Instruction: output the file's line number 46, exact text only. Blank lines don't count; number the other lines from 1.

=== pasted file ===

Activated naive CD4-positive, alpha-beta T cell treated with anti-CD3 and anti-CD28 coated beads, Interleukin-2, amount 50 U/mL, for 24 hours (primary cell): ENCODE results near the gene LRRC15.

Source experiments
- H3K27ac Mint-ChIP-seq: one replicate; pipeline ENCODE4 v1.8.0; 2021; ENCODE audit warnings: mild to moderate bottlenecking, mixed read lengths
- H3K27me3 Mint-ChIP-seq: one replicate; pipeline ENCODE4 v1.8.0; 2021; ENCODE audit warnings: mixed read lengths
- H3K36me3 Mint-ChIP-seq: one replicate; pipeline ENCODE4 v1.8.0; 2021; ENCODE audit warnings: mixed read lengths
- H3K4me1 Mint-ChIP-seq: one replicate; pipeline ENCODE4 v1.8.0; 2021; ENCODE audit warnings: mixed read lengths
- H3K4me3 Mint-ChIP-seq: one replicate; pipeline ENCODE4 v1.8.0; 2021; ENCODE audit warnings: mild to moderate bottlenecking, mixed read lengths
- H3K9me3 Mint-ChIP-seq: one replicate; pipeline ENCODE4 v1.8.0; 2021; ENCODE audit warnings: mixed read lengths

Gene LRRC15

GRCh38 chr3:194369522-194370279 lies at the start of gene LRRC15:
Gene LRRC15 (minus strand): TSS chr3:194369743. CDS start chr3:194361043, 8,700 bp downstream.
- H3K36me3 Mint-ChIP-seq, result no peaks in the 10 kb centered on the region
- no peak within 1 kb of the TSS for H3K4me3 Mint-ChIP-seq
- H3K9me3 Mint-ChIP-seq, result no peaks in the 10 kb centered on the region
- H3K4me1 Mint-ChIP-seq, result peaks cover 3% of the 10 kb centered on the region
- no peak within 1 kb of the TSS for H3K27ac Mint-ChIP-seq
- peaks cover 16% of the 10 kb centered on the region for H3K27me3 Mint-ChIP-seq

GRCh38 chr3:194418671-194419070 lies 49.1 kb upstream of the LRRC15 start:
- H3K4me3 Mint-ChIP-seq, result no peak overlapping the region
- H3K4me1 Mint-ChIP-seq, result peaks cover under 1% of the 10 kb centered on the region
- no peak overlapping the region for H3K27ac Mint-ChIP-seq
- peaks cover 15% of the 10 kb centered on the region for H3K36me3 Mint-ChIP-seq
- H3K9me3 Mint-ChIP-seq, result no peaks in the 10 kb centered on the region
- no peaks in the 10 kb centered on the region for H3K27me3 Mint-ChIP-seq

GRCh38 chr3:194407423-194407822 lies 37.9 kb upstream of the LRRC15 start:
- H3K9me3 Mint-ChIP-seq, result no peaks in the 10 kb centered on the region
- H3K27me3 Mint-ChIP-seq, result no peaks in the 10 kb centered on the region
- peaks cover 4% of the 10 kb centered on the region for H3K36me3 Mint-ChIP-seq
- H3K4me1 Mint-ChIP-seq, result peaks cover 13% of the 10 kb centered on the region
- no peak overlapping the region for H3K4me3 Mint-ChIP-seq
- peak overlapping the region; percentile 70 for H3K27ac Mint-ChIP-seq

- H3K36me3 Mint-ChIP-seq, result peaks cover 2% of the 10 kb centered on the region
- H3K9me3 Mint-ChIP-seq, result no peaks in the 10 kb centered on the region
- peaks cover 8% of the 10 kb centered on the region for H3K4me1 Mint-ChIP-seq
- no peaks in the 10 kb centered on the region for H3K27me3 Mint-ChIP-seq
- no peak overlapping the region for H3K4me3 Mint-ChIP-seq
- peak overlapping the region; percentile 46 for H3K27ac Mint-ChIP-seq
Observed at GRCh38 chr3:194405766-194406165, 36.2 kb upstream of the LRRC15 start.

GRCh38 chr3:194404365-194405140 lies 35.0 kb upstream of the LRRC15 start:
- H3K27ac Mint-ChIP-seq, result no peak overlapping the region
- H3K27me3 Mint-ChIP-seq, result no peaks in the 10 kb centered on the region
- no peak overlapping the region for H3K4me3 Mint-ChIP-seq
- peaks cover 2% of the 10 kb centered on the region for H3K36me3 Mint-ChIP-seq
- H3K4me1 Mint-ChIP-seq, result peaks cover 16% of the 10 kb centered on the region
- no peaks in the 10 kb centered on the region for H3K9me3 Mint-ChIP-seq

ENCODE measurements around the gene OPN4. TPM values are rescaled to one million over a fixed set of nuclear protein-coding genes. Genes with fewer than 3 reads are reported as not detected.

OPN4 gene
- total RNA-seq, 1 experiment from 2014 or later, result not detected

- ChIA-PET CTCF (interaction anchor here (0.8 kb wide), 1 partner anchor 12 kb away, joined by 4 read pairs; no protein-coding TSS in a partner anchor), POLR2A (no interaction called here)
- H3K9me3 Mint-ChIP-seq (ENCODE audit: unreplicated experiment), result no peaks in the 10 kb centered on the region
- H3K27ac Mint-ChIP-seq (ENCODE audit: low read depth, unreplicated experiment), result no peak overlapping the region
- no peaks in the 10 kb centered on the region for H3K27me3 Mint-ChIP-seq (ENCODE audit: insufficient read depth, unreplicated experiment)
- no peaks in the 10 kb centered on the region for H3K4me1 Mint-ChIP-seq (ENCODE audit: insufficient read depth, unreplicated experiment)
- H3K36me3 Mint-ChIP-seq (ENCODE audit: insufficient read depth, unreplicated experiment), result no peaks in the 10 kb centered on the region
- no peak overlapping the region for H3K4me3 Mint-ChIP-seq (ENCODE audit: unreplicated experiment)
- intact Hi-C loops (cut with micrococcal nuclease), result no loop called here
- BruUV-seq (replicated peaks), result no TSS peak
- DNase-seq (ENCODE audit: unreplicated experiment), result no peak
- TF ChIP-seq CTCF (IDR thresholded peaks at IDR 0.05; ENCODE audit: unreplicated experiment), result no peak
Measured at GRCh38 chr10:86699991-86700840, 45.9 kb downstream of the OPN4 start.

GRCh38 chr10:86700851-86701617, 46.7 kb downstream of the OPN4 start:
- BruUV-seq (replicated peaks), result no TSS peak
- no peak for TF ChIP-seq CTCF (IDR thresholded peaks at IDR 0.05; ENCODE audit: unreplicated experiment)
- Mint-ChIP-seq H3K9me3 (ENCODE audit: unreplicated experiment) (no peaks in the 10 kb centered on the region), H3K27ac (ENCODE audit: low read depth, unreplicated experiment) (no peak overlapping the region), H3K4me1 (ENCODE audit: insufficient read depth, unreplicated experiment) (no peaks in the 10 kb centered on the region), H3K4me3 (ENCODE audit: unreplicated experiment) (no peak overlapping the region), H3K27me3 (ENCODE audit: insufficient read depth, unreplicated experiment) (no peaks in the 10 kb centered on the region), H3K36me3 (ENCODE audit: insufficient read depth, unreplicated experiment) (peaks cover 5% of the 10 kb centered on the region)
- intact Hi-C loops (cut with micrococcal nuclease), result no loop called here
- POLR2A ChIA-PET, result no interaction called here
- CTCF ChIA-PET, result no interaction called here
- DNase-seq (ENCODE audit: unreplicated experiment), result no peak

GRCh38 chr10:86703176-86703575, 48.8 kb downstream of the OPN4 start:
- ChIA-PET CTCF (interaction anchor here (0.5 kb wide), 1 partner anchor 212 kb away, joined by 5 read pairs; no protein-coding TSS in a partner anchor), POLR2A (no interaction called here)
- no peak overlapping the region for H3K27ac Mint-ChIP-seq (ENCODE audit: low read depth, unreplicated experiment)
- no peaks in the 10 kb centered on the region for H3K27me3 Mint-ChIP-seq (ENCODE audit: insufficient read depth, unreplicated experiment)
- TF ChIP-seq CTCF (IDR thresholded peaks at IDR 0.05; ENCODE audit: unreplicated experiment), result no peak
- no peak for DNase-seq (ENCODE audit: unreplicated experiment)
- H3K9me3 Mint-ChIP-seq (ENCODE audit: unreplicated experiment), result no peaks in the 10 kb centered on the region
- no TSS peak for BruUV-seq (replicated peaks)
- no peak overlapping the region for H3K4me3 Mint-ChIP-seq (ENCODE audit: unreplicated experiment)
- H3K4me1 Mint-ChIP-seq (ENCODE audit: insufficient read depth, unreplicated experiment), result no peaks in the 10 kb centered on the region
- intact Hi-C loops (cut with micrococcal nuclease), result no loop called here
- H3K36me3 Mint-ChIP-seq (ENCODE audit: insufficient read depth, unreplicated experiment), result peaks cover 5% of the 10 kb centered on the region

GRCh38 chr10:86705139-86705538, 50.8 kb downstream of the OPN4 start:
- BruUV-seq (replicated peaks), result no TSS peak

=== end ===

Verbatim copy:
ENCODE measurements around the gene OPN4. TPM values are rescaled to one million over a fixed set of nuclear protein-coding genes. Genes with fewer than 3 reads are reported as not detected.